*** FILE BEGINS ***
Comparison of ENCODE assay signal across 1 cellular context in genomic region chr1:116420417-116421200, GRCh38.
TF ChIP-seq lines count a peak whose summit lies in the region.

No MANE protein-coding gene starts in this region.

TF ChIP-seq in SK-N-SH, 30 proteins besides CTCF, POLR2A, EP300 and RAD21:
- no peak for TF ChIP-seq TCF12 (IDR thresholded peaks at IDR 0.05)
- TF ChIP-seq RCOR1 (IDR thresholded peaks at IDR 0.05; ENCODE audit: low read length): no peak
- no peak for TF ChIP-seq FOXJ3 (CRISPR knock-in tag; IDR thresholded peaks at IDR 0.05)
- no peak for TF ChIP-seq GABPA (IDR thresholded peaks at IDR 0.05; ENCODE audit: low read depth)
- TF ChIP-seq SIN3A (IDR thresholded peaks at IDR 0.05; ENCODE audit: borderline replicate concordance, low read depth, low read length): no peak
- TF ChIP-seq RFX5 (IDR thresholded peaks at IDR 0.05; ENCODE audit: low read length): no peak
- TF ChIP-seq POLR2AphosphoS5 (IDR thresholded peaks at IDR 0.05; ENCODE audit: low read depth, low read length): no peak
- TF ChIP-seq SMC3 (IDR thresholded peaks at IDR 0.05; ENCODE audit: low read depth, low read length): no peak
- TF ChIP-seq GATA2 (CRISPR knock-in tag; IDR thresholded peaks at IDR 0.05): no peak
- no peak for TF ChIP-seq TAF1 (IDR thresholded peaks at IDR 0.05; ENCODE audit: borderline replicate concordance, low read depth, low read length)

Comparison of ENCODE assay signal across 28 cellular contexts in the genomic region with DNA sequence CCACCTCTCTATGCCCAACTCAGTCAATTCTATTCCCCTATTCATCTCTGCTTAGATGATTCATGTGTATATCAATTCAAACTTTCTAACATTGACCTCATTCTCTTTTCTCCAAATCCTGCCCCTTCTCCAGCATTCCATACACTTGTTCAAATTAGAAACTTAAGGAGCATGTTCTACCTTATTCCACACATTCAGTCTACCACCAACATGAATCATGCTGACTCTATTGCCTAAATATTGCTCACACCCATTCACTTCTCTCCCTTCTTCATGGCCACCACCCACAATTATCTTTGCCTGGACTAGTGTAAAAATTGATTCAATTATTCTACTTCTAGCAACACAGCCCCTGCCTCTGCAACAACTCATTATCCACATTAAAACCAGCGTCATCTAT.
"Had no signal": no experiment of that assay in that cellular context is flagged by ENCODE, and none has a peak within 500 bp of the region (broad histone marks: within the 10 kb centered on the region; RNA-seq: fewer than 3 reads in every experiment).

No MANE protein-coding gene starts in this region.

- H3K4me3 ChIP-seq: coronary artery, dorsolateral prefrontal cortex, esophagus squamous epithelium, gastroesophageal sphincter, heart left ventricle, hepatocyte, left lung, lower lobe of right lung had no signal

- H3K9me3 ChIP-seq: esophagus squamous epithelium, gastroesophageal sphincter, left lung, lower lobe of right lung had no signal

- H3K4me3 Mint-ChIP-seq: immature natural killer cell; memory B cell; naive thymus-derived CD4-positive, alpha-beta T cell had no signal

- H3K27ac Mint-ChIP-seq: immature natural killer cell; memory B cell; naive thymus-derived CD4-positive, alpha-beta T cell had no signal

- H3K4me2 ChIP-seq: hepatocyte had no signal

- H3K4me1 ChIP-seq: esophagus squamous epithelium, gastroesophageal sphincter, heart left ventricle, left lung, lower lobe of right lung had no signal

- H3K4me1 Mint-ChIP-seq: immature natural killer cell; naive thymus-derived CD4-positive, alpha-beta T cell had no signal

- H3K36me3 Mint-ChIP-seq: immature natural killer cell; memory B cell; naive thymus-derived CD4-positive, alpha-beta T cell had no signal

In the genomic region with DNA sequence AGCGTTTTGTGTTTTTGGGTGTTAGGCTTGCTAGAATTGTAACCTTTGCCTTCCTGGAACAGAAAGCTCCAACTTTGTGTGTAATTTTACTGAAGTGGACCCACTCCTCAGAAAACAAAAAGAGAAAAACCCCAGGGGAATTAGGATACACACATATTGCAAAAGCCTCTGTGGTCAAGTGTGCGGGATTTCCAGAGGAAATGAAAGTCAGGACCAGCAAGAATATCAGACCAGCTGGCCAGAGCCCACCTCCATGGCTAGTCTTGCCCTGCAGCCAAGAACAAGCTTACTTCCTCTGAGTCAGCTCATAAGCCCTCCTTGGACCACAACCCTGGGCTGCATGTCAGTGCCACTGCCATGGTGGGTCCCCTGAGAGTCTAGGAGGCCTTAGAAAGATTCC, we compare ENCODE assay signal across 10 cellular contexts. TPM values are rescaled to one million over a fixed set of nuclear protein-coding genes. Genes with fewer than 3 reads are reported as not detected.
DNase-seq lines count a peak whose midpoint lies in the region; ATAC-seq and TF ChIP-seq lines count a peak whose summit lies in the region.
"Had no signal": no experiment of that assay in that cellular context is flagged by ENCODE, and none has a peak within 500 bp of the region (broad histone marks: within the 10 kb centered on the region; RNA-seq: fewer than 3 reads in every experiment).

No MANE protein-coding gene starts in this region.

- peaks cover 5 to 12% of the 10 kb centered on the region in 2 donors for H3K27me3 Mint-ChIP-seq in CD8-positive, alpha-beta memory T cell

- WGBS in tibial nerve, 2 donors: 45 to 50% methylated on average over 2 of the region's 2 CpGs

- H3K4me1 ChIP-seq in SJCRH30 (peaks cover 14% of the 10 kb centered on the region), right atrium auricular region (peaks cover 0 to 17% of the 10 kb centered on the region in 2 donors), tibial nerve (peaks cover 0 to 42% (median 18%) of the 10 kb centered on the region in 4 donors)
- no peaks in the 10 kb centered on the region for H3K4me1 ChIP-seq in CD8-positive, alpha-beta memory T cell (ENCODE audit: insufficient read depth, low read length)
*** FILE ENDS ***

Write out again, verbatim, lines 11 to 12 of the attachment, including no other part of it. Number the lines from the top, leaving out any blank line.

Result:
- TF ChIP-seq POLR2AphosphoS5 (IDR thresholded peaks at IDR 0.05; ENCODE audit: low read depth, low read length): no peak
- TF ChIP-seq SMC3 (IDR thresholded peaks at IDR 0.05; ENCODE audit: low read depth, low read length): no peak